However, what truly makes Zod such an engaging villain is the fact that he is in point of fact . . . a hero.  That is correct.  General Zod is an archetypal hero.  Let us examine the definition of a hero.  Merriam-Webster defines the classical hero in these terms: 1) Mythological or legendary figure, often of divine descent, who is endowed with great strength or ability, like the heroes celebrated in early epics, 2) Usually illustrious warriors or adventurers, heroes are often represented as fulfilling a quest, 3) Often possess special qualities such as unusual beauty, precocity, and skills in many crafts. Often inclined to boasting and foolhardiness, they defy pain and death to live fully, creating a moment’s glory that survives in the memory of their descendants.   Now taking these one at a time let us examine how they pertain to Zod.  Looking at the first point, his divinity is a concept open to debate, but he is endowed through Kryptonian genetic engineering with both strength, ability, and leadership qualities of the highest caliber.  It is what he was bred to be. The second point is infinitely true as Zod and his faithful followers were cast off their homeworld for his beliefs and then sent on a cosmic quest to rebuild Krypton from its own ashes via the spread out remains of former Kryptonian colonies throughout the galaxy.  That is perhaps the most noble quest any hero could embark upon: resurrecting a dead race from oblivion.  The third requirement fits Zod to a tee.  Zod is a genetically engineered warrior titan that is quite grandiose in his candor and makes no attempts at humility whatsoever.  His goals are singular and he does not waver from them for even the slightest moment.  Even amid the pain of Earth’s overwhelming sensory overload on his heightened faculties, he pushes on, taking a lesson from Superman and focusing his mind, blocking out all extraneous noises and sights.  Clark mentions it took time for him to learn how to do this.  It took Zod a few minutes.  Though it could be said to be his genetic predisposition that lends him that kind of prowess, the more likely explanation is that, as the third hero requirement states:  “they defy pain and death to live fully, creating a moment’s glory that survives in the memory of their descendants.”   Zod isn’t fighting for a moment’s glory to hand down to his descendants   He is fighting to ensure that he and those Kryptonians under his command HAVE descendants.   He pushes through the pain and the frustration to save his race.  When he is defeated and Kal-El destroys the Genesis Chamber housing Krypton’s unborn children, Zod is literally broken because he no longer has the purpose he was bred for.  He says in a moment of pure pathos that, though he is a monster, his whole purpose was to protect his people and ensure their survival.  Without them, he cannot go on living, because he doesn’t have the one thing in his life that gave it any meaning.  That is a powerful statement, begging a second look at his horrific deeds.  Jor-El warned the Council of Elders not to mine Krypton’s core and in ignoring him they doomed Krypton and her people to oblivion.  So Zod breaks from their dominion and initiates a coup to depose them, killing a few right off the bat to establish a new order and salvage what time is left to devise a plan to save what parts of Kryptonian society he can.  He extends a hand to Jor-El, the brightest mind on the planet, to help achieve that end.  When Jor-El fails to comply and the truth of his breach of Kryptonian protocol in the form of a non-modified, naturally born child come to light, Zod is forced to purge this threat to the already fragile society and social order he was bred to protect.  This means killing Jor-El.  Did he want to?  No.  He even tells Superman as much.  It haunts him constantly because of the good man Jor-El was, but it had to be done for Krypton.  For his people.  Then he scours the universe for the means to rebuild their world.  All of this is for Krypton.  All of it is for his people.  Can anyone say that this is not heroic?  We call him villain because of the disregard he has for humanity, and yes that is quite heinous, but if Greek mythology (most notably the Trojan War) has taught us anything, it’s that heroes very often do horrific things in the course of doing their duty to their kings and their peoples.  Odysseus, king of Ithaca and hero of the Odyssey, caved in the skull of the infant son of his rival, Prince Hector of Troy, with a rock after the fall of Troy.  It was for Greece, it was for his people so Troy wouldn’t rise again under a young prince to kill and make war on this massive scale again.  But it was also so the child would not grow up filled with anger and live a life poisoned by vengeance.  Heroic?  Doesn’t sound like it, but Odysseus is still classified as a hero.  When dealing with Zod, one might be cynical and say that the fact that this urgency is built into his genes removes choice and therefore makes his singular drive for the rebirth of Krypton mechanical and unheroic.  However, the fact remains, he is a tragic figure with real feelings and love that are for something outside of himself.  Say what you like, but sacrificing everything, including your very soul for the survival of another person or better yet, an entire race is heroic.  Zod is a hero.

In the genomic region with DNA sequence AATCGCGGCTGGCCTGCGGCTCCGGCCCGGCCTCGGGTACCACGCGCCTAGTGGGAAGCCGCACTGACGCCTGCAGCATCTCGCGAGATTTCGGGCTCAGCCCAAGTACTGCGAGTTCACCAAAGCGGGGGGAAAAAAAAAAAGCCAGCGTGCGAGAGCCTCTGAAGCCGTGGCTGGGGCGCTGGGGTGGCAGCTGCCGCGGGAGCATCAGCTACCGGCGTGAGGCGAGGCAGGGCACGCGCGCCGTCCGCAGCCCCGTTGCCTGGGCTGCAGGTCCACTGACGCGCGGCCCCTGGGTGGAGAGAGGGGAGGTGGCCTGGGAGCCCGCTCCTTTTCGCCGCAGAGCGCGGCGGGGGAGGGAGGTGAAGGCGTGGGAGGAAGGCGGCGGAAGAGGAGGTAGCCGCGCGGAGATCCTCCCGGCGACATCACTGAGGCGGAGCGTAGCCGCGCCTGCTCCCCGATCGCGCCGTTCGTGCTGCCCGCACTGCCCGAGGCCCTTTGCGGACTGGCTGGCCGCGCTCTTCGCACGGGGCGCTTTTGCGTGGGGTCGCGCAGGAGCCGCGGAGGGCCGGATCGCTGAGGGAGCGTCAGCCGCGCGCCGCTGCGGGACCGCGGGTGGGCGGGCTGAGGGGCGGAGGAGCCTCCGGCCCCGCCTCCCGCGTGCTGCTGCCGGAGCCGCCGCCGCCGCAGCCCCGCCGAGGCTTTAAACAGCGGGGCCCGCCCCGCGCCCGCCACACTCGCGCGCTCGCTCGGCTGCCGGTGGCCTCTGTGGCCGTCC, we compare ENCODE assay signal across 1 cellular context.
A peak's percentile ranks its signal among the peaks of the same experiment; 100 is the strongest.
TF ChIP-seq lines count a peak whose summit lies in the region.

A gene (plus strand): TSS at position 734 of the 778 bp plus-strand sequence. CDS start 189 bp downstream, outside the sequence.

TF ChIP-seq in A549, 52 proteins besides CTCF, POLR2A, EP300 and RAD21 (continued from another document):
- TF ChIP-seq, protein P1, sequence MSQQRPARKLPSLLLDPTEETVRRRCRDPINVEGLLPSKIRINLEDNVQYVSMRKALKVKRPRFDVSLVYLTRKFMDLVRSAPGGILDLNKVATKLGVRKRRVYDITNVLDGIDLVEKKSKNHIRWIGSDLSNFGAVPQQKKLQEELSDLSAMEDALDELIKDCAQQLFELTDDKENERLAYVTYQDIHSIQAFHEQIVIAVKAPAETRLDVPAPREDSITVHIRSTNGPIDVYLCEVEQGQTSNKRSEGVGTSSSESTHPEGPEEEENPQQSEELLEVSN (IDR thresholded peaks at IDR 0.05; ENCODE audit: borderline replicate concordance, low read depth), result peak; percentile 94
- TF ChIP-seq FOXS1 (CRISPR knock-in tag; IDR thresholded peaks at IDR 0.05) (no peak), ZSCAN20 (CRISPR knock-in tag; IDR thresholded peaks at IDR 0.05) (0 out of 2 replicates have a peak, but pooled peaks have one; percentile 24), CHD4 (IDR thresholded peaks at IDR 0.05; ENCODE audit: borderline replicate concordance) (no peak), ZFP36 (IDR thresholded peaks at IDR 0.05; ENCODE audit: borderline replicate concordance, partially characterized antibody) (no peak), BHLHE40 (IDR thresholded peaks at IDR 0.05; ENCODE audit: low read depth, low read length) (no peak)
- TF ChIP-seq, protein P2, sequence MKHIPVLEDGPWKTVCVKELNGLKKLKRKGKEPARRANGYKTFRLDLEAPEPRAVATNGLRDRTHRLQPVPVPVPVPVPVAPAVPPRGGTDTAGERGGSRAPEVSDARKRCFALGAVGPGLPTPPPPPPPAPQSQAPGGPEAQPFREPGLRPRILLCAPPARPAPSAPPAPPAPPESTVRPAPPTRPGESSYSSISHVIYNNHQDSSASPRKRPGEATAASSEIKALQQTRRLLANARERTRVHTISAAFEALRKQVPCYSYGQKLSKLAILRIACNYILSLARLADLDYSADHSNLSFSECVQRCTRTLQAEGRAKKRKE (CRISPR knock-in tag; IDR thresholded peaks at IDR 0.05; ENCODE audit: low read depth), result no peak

The New Kryptonite